“The Goodbyes” is a very strange episode of Grace And Frankie. There are some good parts in there, but I found myself wishing that it was all a little better executed, a little tighter. There’s an interesting thematic throughline of religion and spirituality. But nothing much comes of it, and some of the subplots just don’t play out all that believably. Jane Fonda gives a moving, convincing performance in the church. But I’m not all that convinced Grace would step into that church in the first place. It’s definitely meant to show just how torn up and conflicted she is about the situation with Phil, but I don’t think the writers really earned such a grand, literal come-to-Jesus moment with this storyline.

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The smaller character moments in Grace’s storyline work much better. The scene in the beginning when she quietly realizes Frankie’s right about the “in sickness and in health” part of wedding vows lands. And that all-too-relatable moment at the end when her “sad, dramatic goodbye” gets ruined by the fact that they’re parked right next to each other lands, too. The biggest issue with the Phil love story right now is the lack of specific characterization when it comes to Phil. So far, all he really is is a moustache who speaks slowly and minimally. I’m not saying I’m not buying their romance. But I’m only buying it because Fonda’s doing all the heavy lifting, giving a fantastic performance every time Grace reminisces on her history with Phil. The writers are doing a solid job of giving specifics to her heartbreak, with the exception of that random church trip. But it would help if we knew a little more about Phil, if he were detailed with the same specific quirks every character on this show seems to have. Hell, I’d settle just for knowing what he likes that isn’t Grace.

There’s a stiffness to the episode—some of it intentional, like the awkwardness of Coyote’s birth mother Krystle meeting the family. But that particular plotline is what stands out in “The Goodbyes” as something that had so much potential but just ultimately falls flat. I’m pretty over characters on the show explaining the premise as a bit, especially when it goes on for as long as it does when Frankie and Sol let Krystle in on the particulars of their unconventional family. Krystle’s assumption that Grace and Frankie are a couple makes for a lazy joke. The only moment saving that lengthy scene in the middle of her visit is when Bud asks everyone if they want pita as a way to diffuse the tension. That’s the hardest Bud has ever made me laugh. But overall, the comedy of errors that ensues once Krystle walks through the door just doesn’t live up to the rich, fun humor this show usually nails. The Tabasco moment is, in a different way than Grace’s trip to church, just too much. Carrie Preston is a delight all the time always, but here, she isn’t given a whole lot to do.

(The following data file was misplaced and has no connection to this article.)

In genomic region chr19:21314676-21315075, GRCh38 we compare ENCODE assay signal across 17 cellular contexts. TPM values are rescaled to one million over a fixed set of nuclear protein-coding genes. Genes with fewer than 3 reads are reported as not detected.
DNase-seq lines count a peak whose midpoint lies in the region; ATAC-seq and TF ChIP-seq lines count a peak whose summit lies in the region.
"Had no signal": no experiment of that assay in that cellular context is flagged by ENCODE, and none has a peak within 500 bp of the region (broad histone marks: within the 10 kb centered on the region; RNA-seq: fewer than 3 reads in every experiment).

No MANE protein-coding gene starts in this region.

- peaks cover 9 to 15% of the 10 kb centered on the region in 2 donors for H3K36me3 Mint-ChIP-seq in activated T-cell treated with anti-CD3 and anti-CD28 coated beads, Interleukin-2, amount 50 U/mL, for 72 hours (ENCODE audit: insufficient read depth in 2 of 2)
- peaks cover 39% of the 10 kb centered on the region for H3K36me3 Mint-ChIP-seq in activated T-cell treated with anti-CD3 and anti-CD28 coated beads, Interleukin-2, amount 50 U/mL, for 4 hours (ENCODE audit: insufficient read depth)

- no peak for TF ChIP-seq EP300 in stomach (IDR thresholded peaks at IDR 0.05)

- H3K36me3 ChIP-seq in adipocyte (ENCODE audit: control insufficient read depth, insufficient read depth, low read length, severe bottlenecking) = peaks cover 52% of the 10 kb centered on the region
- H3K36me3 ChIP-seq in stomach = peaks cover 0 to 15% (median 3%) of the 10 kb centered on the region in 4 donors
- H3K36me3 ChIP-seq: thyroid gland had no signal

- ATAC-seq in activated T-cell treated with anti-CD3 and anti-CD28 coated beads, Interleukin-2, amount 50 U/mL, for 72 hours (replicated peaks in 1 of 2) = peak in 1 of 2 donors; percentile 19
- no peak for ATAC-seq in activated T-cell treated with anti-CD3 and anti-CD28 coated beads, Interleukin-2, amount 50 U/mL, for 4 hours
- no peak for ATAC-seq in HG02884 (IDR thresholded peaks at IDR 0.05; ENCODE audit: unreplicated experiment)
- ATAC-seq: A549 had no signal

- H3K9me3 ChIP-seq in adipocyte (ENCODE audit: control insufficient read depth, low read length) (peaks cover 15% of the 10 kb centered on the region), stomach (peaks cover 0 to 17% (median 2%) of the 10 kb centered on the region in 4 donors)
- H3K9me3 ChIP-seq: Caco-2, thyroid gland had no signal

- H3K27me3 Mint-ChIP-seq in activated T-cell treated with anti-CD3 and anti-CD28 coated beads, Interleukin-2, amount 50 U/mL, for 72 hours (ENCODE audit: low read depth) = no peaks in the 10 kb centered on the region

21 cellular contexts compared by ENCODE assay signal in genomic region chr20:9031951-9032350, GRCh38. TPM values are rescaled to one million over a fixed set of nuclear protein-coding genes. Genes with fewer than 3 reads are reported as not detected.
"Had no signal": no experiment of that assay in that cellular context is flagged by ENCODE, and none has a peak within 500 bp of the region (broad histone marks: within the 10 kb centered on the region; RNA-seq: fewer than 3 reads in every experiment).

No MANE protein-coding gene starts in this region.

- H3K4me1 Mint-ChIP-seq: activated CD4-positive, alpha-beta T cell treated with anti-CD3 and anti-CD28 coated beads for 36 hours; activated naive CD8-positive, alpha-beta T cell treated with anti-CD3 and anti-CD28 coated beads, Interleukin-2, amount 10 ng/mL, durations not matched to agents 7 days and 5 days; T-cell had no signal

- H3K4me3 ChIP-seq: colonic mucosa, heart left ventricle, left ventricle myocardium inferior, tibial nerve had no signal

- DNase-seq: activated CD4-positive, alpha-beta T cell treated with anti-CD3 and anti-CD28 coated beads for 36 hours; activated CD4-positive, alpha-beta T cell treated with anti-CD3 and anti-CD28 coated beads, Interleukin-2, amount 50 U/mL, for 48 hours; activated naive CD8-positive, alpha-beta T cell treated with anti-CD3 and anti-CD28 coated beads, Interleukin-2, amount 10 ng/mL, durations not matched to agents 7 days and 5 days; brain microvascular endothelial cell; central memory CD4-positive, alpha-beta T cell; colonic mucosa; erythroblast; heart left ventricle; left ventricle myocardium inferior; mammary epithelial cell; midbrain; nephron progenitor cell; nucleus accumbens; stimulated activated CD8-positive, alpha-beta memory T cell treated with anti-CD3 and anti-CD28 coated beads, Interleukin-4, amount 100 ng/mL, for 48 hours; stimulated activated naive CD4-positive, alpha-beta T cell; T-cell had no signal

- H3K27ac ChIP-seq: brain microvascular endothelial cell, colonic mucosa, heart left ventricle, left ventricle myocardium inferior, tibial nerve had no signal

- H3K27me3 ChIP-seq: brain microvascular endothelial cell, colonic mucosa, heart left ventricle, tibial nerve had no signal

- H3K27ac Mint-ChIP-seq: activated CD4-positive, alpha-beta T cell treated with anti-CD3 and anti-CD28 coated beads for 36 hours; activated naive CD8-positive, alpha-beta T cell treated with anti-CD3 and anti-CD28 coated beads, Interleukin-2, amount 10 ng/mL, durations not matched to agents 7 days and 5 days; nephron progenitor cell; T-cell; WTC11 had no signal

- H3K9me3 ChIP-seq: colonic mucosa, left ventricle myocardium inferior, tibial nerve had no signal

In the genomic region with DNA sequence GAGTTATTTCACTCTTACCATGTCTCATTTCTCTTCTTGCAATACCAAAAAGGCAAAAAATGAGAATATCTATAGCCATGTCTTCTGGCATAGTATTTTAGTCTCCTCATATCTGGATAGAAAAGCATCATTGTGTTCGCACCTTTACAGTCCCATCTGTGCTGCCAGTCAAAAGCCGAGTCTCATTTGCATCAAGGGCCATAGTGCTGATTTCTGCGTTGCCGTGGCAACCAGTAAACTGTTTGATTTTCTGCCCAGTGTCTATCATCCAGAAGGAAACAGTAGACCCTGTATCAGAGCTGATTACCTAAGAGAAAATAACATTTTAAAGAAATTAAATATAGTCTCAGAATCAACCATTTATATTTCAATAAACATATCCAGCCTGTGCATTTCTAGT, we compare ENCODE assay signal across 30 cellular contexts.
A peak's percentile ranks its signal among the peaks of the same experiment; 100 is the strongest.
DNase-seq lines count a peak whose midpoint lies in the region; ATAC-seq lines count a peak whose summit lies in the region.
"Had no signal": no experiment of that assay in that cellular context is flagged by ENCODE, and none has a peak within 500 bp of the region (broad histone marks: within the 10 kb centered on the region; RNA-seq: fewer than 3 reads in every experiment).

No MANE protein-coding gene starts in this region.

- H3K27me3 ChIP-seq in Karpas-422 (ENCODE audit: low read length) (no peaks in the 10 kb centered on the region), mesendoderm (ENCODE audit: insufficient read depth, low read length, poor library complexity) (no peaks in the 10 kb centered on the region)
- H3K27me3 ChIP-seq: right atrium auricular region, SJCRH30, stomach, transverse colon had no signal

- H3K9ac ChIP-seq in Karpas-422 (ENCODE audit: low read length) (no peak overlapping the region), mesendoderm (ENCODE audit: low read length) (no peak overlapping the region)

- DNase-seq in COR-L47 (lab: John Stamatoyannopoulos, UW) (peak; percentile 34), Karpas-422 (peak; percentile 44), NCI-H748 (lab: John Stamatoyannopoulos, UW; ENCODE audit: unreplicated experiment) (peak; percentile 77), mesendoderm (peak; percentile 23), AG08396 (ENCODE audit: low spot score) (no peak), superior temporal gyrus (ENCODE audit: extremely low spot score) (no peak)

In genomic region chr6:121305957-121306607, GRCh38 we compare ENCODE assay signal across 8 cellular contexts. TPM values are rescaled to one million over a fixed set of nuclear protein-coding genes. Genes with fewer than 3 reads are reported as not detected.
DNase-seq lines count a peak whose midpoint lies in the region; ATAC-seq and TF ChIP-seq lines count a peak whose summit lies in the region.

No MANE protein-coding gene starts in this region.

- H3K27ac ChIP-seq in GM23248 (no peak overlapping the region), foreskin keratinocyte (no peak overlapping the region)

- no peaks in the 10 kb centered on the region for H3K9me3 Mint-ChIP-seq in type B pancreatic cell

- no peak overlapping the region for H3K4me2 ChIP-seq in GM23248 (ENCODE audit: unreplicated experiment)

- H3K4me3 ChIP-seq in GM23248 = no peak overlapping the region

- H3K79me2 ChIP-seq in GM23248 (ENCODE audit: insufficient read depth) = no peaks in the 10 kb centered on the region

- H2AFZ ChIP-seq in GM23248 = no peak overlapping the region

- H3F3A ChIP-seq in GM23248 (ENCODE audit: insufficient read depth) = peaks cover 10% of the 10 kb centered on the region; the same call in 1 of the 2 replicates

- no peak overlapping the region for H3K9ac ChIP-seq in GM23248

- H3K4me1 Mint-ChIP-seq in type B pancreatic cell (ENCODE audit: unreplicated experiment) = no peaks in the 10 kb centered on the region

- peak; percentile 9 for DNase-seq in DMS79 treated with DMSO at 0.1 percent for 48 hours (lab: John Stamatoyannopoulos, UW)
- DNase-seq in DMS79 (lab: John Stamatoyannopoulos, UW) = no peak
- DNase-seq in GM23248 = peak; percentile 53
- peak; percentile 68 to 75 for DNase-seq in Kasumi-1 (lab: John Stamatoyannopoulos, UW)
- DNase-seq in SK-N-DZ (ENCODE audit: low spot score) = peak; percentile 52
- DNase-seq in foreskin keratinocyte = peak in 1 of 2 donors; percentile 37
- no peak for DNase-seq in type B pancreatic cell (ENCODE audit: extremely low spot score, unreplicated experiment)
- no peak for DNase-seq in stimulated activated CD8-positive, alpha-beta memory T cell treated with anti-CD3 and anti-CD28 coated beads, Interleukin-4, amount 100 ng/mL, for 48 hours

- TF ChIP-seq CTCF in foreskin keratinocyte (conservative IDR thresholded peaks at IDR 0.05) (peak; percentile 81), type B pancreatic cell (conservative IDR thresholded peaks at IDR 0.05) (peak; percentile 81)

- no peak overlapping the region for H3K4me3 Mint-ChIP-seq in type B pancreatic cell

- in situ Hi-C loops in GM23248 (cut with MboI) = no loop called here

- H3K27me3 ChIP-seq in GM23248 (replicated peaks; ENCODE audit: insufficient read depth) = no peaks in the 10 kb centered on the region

The humor and the emotional writing of the episode is just all over the place, especially in the Krystle story. It feels contrived and underdeveloped. Even the supposed emotional climax of the plot, when Krystle reveals that Coyote can’t meet her family because they don’t know about him doesn’t really stick the landing. It’s predictable and seems like conflict for the sake of conflict. But it also rubbed me the wrong way, because it seemed, to me, like Krystle actually had a pretty valid point. It’s her right to not tell her family about Coyote, especially if doing so would lead to her family finding out a whole bunch of hurtful things from her past. If she doesn’t want that, it’s her choice, just like it was her choice to give Coyote up for adoption in the first place. She doesn’t really owe him anything. But the way the episode’s written frames Frankie as the good person for sticking up for Coyote, makes her the voice of reason. And that just doesn’t sit right with me.

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Meanwhile, Robert’s out learning how to be out at a dog park full of gay people. There, he meets John, and the two men bond over having come out late in life. Grace And Frankie has made storylines centered on people just sitting and talking before, but this isn’t one of them. The whole conversation just plays out flatly, full of platitudes and heavy-handed writing. Robert literally sighs at one point and says “we’ve come a long way.” Sure, it’s a true observation. But the scenes between Robert and John just sag with unimaginative and broad dialogue, even when the two men are talking about their personal experiences. There just isn’t any spark there, and Grace And Frankie is usually blazing with sparks. “The Goodbyes,” however, has an overall dimness to it.

Stray observations

  • Maybe I’m biased about Phil because I can’t quite get over how he seems to be guilting Grace about her decision…I get that his wife has Alzheimer’s, but it still just doesn’t seem quite right to me.
  • Shaman Earl told Frankie she would see something powerful, and a week later, she saw The Notebook.
  • One of my favorite parts of the episode is when Sol checks in with his feelings but then snaps back and says “Nope. That was scary.” Sam Waterston’s delivery is perfect there.
  • On that note: The Bergstein family meeting is one of the highlights of the episode

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